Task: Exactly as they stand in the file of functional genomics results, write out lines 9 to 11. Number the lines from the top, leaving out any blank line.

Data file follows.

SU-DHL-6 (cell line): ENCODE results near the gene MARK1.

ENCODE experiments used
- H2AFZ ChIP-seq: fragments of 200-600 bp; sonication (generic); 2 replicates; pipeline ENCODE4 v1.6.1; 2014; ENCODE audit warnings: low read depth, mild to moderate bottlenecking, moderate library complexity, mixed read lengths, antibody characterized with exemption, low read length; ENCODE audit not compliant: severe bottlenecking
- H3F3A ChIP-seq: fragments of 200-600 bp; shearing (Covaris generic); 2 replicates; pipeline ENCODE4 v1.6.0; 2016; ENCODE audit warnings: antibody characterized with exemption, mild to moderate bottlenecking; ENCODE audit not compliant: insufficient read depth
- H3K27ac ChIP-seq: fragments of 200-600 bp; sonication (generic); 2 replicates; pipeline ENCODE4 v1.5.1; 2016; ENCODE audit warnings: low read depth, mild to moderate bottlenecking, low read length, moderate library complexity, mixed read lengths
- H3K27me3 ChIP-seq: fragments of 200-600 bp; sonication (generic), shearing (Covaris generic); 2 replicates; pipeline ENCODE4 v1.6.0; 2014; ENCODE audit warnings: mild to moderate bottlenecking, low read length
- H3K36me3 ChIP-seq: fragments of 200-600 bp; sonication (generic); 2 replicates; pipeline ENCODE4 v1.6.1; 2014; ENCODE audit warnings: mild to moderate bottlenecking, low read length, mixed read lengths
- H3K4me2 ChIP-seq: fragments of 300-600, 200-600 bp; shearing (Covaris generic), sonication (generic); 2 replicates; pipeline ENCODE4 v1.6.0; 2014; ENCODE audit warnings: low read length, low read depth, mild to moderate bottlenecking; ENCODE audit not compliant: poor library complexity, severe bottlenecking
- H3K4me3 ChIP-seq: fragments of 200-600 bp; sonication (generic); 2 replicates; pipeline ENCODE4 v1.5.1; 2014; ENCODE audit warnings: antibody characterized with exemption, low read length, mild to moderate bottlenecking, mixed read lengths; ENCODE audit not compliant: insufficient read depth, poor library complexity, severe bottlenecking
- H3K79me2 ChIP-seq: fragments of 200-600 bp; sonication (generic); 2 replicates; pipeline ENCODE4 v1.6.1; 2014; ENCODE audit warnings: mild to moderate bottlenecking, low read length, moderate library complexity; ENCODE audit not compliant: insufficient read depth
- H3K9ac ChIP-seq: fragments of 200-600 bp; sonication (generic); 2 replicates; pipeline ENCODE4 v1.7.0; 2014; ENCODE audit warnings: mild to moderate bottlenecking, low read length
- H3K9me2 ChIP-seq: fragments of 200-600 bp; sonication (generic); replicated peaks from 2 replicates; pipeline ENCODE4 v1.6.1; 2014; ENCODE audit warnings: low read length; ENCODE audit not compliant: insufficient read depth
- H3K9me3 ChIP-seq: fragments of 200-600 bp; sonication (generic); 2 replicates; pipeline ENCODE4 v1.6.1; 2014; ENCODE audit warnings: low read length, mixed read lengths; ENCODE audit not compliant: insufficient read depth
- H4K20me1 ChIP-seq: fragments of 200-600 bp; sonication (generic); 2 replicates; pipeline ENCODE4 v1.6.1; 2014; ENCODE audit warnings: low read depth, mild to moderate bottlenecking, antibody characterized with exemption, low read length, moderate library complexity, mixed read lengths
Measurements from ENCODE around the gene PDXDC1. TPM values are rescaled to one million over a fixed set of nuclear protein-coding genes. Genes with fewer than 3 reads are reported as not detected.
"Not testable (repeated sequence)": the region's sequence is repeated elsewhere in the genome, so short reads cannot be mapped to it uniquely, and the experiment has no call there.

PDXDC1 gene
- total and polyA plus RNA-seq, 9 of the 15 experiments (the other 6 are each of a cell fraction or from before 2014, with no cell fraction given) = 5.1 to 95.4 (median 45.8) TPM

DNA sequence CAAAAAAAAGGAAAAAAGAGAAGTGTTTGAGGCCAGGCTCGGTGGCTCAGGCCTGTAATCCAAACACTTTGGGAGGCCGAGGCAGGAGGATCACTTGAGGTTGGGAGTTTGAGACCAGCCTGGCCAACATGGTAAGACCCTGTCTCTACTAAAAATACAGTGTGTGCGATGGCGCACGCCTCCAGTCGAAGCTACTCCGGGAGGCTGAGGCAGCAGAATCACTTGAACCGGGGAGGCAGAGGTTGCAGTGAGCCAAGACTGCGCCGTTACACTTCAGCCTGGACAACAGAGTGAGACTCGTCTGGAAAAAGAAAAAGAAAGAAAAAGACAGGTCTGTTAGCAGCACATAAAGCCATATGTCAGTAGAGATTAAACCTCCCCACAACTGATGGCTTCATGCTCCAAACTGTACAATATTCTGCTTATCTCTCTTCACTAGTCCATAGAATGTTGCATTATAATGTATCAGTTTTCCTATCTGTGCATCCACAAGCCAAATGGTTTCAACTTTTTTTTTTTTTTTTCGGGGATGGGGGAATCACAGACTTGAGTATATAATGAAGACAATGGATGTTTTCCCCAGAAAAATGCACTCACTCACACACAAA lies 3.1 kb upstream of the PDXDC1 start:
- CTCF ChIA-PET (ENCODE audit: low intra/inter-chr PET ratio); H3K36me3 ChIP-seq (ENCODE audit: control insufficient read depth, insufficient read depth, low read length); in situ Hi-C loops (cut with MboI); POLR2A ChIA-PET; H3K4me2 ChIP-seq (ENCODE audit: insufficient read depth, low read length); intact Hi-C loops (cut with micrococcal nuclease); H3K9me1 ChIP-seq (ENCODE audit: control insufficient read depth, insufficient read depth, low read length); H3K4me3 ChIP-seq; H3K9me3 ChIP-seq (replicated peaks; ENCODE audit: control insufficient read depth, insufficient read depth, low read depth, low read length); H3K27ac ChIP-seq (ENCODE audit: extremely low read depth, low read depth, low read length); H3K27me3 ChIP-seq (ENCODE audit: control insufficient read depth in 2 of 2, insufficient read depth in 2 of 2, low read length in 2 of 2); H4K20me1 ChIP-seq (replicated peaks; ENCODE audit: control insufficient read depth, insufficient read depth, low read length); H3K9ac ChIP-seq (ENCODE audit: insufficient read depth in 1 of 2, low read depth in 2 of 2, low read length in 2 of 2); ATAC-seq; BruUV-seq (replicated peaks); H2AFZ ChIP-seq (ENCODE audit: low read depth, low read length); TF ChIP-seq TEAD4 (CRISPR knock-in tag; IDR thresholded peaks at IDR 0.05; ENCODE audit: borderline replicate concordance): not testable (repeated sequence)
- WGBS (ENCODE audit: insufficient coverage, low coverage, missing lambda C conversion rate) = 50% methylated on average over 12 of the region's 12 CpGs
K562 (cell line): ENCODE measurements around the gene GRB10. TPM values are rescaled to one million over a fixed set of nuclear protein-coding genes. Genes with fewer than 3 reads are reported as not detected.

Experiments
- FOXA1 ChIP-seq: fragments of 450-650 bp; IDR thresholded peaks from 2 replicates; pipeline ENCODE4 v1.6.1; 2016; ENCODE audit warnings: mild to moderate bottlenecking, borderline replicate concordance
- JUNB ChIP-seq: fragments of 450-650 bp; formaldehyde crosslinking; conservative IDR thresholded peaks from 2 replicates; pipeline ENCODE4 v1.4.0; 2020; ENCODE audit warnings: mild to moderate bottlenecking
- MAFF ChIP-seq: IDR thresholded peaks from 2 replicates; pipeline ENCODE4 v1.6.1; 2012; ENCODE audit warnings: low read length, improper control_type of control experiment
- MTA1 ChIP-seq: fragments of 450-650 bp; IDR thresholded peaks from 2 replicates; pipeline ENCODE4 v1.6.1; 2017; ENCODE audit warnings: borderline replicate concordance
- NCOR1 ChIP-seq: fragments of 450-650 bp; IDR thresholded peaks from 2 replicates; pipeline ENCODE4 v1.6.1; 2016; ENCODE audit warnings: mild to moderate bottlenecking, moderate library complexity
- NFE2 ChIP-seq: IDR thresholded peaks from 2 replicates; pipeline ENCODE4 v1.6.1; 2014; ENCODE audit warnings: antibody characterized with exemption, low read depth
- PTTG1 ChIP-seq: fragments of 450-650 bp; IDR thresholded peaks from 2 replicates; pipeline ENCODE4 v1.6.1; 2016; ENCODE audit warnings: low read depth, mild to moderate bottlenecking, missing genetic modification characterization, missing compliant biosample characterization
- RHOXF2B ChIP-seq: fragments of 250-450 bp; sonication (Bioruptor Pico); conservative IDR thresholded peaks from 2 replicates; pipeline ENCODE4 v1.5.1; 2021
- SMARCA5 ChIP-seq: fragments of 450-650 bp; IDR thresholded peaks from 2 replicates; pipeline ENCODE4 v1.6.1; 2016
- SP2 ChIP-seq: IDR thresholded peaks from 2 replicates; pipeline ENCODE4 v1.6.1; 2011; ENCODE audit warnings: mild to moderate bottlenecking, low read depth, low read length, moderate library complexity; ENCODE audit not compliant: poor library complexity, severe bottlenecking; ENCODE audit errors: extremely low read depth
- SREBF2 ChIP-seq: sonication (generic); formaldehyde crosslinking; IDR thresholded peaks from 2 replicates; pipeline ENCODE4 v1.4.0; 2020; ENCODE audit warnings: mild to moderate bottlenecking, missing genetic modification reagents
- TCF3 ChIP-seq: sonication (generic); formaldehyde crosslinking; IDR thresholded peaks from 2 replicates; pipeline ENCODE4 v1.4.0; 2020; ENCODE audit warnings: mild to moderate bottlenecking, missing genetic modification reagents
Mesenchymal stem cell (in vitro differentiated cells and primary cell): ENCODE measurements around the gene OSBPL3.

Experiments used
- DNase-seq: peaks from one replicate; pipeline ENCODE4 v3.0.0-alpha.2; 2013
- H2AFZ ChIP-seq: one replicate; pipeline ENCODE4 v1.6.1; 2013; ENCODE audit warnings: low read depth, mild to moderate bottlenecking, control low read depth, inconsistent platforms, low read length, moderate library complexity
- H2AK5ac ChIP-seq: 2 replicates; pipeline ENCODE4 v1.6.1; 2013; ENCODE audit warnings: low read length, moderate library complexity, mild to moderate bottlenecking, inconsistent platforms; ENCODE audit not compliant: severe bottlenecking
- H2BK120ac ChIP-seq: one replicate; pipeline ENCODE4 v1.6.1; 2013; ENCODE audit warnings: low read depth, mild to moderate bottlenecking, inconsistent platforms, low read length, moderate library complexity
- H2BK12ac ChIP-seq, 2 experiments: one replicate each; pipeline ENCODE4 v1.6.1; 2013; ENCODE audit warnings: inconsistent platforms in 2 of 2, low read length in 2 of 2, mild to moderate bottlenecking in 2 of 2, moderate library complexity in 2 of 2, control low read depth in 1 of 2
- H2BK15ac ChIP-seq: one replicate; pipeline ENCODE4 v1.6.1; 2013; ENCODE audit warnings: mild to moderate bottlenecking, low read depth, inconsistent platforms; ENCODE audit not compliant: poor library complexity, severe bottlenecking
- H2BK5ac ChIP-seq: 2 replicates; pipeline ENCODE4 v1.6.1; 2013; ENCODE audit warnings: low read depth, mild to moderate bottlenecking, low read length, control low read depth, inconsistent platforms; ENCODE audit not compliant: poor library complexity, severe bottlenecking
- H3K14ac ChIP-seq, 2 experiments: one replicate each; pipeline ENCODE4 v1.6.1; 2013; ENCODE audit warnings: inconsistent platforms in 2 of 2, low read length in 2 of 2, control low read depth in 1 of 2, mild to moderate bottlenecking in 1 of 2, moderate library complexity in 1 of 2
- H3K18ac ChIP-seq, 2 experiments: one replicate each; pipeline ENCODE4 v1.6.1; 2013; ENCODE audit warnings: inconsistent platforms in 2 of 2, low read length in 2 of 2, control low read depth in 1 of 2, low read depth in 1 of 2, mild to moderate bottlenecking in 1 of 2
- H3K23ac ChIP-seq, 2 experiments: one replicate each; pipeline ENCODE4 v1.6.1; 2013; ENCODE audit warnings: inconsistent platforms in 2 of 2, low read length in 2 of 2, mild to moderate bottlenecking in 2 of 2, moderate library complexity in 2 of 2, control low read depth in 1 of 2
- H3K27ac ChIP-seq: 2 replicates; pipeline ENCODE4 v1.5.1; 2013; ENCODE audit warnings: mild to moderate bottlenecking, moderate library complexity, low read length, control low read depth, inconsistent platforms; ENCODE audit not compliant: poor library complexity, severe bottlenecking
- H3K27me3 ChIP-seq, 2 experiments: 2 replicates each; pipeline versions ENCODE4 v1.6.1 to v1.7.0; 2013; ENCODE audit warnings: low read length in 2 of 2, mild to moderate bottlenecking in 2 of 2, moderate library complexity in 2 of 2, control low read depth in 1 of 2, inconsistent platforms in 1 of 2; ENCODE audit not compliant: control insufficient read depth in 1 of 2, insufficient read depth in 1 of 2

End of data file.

- H3K4me3 ChIP-seq: fragments of 200-600 bp; sonication (generic); 2 replicates; pipeline ENCODE4 v1.5.1; 2014; ENCODE audit warnings: antibody characterized with exemption, low read length, mild to moderate bottlenecking, mixed read lengths; ENCODE audit not compliant: insufficient read depth, poor library complexity, severe bottlenecking
- H3K79me2 ChIP-seq: fragments of 200-600 bp; sonication (generic); 2 replicates; pipeline ENCODE4 v1.6.1; 2014; ENCODE audit warnings: mild to moderate bottlenecking, low read length, moderate library complexity; ENCODE audit not compliant: insufficient read depth
- H3K9ac ChIP-seq: fragments of 200-600 bp; sonication (generic); 2 replicates; pipeline ENCODE4 v1.7.0; 2014; ENCODE audit warnings: mild to moderate bottlenecking, low read length